Tips for Avoiding Phishing, Identity Theft, and other Scams

It’s always a good idea to keep good security practices in mind. Check out some of our tips and tricks for recognizing and avoiding scams.

What is phishing?

Phishing is a technique identity thieves use to steal your personal information, usually passwords or financial information. Like a fisherman using a lure to hook a fish, identity thieves try to lure you into giving up personal information by making what looks like a legitimate request from an organization you trust. These might look like they are from a bank, credit card company, or even the University. Unfortunately, phishing scams can be highly effective.

Phishing can be very easy to spot or it can be surprisingly subtle: when you receive an email or phone call from an institution you don't do business with, it is easy to recognize the message as a scam. However, sophisticated phishing attempts use emails and phone calls that are crafted to look and sound like an official message from your bank, credit card company, or the University of Illinois.

Increasingly, phishing messages do not ask for you to respond with your information by email. Instead these messages have links that look like they will send you to a legitimate site, but instead send you to a copy designed to steal your personal information. To be safe do not click on links in the email; visit websites by typing the web address directly into your browser's address bar.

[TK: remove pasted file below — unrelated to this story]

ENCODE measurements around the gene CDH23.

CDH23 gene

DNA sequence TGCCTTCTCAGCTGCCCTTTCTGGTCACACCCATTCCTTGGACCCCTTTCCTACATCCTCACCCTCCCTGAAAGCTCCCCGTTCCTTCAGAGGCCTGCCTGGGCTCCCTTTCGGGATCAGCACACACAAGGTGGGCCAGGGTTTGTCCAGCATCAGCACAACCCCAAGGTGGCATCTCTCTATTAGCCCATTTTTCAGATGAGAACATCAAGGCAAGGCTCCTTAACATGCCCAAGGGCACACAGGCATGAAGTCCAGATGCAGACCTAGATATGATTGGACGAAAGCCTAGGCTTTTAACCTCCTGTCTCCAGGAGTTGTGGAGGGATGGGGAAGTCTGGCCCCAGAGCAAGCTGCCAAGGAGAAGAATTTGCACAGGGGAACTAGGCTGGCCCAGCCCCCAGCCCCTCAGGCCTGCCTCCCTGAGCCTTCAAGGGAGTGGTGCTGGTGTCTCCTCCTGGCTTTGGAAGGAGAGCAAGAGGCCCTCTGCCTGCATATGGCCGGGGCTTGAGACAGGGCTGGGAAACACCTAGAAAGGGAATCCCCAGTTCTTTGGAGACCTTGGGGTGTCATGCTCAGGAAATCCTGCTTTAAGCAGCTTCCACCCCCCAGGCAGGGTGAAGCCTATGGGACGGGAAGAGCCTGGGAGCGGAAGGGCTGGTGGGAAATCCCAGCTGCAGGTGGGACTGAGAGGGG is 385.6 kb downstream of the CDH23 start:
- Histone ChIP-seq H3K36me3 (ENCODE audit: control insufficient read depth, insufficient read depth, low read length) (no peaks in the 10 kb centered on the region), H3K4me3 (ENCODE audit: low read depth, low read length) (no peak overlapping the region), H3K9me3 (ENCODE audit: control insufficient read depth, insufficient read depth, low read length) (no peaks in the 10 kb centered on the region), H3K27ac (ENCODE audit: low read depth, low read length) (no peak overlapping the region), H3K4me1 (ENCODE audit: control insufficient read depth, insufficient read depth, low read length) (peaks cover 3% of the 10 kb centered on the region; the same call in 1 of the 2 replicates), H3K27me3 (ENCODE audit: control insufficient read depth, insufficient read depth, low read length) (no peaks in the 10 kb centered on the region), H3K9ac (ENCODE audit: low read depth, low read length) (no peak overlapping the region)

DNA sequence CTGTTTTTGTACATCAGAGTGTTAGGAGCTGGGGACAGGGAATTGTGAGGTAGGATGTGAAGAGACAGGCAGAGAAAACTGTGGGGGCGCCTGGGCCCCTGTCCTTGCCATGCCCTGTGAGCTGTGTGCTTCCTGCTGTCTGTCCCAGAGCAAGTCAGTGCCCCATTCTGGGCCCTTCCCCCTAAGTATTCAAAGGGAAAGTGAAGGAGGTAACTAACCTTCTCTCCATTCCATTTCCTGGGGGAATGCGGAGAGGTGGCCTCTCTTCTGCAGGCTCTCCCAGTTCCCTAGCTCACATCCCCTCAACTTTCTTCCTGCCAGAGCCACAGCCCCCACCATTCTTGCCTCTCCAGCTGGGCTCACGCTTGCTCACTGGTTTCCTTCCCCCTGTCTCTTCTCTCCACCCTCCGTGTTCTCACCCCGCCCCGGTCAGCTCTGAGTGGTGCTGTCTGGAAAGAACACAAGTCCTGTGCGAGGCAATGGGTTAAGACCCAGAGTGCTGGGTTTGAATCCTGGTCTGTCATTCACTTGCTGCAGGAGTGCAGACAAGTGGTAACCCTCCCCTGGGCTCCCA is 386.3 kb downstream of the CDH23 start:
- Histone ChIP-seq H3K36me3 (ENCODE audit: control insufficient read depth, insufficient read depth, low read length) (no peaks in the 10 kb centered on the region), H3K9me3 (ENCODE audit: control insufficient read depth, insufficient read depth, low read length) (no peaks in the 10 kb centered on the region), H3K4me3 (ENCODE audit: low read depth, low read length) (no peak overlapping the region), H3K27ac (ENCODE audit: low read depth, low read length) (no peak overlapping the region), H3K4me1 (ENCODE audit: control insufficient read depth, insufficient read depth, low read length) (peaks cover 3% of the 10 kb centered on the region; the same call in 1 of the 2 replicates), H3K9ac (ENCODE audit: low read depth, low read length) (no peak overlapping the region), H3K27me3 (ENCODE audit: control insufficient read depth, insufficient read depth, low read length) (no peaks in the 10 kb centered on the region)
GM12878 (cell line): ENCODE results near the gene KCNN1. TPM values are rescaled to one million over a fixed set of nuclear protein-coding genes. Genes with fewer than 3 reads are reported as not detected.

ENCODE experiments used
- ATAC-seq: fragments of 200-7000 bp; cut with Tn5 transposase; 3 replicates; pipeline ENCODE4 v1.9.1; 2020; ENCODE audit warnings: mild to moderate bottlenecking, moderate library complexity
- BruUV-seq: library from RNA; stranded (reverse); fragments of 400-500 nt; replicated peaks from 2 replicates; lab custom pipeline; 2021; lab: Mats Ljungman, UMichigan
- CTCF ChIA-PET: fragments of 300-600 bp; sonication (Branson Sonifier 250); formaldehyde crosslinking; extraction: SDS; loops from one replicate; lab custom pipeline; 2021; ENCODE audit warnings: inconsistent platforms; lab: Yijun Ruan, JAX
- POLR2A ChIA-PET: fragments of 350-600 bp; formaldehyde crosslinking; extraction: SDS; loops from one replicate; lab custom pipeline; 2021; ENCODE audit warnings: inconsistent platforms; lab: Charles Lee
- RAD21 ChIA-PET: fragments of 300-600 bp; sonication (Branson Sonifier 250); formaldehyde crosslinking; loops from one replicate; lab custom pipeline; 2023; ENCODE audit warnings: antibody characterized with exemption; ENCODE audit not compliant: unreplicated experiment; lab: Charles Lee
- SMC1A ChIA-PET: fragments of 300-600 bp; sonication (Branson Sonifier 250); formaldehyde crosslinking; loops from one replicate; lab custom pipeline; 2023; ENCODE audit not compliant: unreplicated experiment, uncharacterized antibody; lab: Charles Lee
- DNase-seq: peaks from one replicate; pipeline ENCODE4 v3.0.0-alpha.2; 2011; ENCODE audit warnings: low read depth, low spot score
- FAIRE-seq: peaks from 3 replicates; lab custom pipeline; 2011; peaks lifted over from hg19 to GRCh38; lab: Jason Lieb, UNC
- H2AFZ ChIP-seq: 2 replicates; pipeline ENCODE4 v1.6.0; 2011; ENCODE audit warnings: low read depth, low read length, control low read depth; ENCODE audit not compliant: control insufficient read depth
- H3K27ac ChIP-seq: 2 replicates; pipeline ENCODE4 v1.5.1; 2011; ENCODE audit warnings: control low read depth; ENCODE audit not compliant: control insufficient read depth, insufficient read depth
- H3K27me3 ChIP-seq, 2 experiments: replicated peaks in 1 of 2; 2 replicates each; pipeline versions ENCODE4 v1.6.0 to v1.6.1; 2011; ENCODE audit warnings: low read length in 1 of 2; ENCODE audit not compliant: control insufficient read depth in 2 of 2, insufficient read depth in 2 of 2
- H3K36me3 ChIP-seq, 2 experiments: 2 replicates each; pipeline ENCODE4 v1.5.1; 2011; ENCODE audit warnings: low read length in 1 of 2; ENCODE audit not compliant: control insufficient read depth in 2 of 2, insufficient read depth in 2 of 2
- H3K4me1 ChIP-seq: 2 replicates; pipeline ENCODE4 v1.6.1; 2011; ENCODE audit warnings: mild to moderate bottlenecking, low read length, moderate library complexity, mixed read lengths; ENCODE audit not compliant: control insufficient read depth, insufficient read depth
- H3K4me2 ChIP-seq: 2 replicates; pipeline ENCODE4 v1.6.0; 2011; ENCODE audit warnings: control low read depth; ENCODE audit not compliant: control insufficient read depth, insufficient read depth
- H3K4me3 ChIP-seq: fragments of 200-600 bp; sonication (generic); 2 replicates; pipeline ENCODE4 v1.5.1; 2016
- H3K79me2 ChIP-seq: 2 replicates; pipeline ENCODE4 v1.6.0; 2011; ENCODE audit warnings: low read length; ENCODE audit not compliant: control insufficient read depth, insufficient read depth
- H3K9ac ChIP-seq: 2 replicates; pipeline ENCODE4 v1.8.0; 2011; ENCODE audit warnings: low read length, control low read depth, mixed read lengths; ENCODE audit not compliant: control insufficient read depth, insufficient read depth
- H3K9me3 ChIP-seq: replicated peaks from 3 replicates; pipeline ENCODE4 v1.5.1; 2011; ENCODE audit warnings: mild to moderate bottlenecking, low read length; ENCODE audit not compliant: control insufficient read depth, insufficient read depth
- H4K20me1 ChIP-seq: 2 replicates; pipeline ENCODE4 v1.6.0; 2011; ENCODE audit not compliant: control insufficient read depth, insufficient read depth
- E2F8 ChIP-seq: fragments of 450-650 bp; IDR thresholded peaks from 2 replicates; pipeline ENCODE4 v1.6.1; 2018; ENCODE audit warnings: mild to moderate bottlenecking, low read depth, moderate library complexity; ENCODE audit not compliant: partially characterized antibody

It is important that you learn to spot phishing attempts - no matter what they look like - to protect yourself and your personal information.

What should I do if I spot a phishing attempt?


First and foremost, do not click any links or reply back to the email. In most cases, just receiving a phishing email doesn't put you in danger. When you spot a phishing email, you can simply delete it.

If you receive a phishing email claiming to be from the University of Illinois, you can simply delete it, or you can inform Tech Services by emailing (Note: your email could be returned as undeliverable if it is already recognized as spam or is a known phishing attempt. In that case you can simply delete the message.)

If you receive a phishing email in a personal email account you can report it by forwarding phishing emails to - and to the company, bank, or organization impersonated in the phishing email. You can report phishing email to the Anti-Phishing Working Group at or to the United States Computer Emergency Readiness Team (US-CERT)


It's possible to fake caller id information, so do not trust a call just because you recognize the number. If you are not sure a phone call is legitimate, do not give out any information. You can confirm whether a phone call is legitimate by calling the organization back at a known good phone number.

Other Resources

See examples of phishing attempts targeted at the University of Illinois

Visit to see if the suspect email is on their list of known phishing scams.

Take this quiz to see if you can correctly guess whether emails are legitimate! (Quiz provided by SonicWall, an enterprise security company.)

Keywords:phishing, phish, scam, identity theft, spam, privacy, security   Doc ID:65145
Owner:Allison P.Group:University of Illinois - ACES
Created:2016-07-15 10:25 CDTUpdated:2017-03-01 17:10 CDT
Sites:University of Illinois - ACES
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